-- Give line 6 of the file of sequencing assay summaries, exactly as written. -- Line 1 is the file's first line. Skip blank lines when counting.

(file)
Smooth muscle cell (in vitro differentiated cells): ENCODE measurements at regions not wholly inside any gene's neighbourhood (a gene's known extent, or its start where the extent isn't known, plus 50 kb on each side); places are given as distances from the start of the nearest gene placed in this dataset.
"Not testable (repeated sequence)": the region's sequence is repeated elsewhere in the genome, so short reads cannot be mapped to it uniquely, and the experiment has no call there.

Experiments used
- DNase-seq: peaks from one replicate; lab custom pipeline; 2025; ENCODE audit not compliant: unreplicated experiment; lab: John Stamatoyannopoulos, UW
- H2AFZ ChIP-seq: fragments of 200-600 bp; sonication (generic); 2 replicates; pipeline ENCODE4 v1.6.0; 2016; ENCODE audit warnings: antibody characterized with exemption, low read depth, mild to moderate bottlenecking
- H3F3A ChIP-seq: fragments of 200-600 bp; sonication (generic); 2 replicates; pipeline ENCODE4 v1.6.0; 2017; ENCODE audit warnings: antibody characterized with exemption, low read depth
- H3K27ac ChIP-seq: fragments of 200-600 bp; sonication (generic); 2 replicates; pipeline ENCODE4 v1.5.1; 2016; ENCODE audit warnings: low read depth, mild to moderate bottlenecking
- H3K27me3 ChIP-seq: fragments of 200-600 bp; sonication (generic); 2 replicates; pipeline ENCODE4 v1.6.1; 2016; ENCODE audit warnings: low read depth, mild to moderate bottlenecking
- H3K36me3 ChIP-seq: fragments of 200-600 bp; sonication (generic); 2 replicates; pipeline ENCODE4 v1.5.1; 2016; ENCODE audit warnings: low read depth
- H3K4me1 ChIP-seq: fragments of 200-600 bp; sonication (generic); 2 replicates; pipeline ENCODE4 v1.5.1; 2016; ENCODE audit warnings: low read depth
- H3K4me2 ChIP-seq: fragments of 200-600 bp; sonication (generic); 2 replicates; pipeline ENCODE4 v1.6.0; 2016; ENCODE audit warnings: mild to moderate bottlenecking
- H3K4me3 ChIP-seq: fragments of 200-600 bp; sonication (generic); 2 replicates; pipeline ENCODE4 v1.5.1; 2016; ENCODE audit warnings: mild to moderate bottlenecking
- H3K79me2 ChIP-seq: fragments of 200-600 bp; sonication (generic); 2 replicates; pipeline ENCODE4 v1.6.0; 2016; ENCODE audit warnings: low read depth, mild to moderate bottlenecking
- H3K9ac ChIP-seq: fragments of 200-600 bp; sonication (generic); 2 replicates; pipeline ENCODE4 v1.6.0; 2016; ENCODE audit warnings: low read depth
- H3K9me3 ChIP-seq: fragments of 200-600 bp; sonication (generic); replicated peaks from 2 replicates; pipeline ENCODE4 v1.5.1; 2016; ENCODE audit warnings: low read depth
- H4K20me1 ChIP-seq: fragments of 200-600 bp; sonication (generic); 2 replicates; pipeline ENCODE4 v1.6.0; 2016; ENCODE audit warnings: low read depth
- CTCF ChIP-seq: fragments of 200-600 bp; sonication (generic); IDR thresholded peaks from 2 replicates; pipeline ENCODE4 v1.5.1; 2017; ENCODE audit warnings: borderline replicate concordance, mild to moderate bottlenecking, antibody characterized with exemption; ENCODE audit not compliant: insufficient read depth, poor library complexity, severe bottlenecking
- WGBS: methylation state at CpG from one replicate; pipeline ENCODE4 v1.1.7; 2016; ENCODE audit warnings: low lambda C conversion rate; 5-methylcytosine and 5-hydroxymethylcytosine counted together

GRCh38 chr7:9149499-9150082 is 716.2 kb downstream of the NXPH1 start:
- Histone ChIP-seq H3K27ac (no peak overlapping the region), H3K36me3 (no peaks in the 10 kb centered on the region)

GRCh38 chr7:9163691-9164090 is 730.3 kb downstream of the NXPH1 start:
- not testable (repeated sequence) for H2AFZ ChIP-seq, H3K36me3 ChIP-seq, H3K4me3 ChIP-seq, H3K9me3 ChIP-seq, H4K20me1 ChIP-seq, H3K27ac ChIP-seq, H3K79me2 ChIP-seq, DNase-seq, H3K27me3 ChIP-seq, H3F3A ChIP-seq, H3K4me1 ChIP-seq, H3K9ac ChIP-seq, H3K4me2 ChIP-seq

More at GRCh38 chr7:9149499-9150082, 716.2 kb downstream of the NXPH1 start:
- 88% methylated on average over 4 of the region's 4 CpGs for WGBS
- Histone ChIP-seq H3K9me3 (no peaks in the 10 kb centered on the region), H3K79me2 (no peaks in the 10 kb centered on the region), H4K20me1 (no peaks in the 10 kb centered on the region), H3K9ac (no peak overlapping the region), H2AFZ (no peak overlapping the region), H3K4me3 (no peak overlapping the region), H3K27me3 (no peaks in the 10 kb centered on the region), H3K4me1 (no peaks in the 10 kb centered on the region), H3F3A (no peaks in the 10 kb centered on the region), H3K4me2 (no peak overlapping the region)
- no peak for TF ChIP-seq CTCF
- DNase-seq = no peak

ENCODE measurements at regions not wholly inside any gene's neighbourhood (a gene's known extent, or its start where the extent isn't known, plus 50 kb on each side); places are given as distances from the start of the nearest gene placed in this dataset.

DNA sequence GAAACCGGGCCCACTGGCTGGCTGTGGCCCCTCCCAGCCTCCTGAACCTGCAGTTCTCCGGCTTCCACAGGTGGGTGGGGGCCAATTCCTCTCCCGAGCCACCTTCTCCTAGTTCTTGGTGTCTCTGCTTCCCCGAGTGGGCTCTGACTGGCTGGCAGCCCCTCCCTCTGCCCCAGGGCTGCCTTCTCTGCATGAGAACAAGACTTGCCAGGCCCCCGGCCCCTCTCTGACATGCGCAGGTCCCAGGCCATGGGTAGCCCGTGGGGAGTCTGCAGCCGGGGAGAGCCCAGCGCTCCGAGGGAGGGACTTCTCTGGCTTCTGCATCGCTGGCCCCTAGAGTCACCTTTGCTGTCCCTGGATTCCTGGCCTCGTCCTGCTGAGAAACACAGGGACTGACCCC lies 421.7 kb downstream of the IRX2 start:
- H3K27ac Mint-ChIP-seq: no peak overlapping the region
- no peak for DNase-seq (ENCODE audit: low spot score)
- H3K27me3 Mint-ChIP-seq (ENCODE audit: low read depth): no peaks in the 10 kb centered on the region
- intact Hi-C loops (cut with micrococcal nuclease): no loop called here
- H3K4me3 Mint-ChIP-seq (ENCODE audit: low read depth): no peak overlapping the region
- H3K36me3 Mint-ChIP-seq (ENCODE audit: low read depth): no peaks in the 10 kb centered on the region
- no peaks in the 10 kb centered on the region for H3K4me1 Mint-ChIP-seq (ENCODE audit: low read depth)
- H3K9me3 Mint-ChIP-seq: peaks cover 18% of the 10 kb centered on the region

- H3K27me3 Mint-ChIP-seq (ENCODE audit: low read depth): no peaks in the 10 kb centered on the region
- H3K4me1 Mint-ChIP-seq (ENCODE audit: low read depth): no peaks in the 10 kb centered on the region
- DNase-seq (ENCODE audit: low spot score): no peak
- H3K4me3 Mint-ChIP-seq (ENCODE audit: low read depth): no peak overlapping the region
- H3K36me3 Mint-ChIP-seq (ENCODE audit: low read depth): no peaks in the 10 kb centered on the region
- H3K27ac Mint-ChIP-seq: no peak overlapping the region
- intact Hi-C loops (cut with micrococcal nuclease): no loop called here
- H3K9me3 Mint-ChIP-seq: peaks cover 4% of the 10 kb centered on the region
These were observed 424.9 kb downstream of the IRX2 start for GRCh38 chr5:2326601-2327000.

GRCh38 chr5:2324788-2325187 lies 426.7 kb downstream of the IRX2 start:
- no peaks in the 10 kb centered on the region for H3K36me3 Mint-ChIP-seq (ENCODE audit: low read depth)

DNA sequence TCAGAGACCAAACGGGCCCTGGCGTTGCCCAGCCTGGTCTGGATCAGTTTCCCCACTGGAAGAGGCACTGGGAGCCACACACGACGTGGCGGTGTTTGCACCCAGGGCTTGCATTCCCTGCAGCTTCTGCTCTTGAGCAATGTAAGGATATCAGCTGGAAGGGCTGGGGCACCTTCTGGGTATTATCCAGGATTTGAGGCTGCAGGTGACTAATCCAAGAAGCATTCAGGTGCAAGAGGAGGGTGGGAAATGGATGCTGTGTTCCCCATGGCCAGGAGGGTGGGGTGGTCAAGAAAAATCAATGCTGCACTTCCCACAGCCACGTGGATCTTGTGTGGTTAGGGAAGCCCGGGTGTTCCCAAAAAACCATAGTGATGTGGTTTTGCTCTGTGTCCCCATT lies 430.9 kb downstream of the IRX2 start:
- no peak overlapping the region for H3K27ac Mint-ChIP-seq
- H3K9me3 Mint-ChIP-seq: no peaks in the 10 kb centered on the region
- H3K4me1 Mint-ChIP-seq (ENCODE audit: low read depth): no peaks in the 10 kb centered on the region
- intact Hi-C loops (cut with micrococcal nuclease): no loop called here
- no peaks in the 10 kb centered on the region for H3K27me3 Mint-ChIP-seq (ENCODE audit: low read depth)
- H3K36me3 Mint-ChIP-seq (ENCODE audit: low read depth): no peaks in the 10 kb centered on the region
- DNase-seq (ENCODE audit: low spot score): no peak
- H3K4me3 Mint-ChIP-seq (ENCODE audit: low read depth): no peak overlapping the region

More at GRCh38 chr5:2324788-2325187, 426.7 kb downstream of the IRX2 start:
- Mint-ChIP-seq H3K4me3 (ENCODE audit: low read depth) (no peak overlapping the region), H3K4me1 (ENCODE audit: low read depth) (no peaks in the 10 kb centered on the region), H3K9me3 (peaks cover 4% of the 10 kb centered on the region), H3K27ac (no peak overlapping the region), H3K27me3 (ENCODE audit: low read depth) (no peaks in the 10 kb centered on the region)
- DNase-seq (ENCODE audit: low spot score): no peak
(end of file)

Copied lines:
- H3F3A ChIP-seq: fragments of 200-600 bp; sonication (generic); 2 replicates; pipeline ENCODE4 v1.6.0; 2017; ENCODE audit warnings: antibody characterized with exemption, low read depth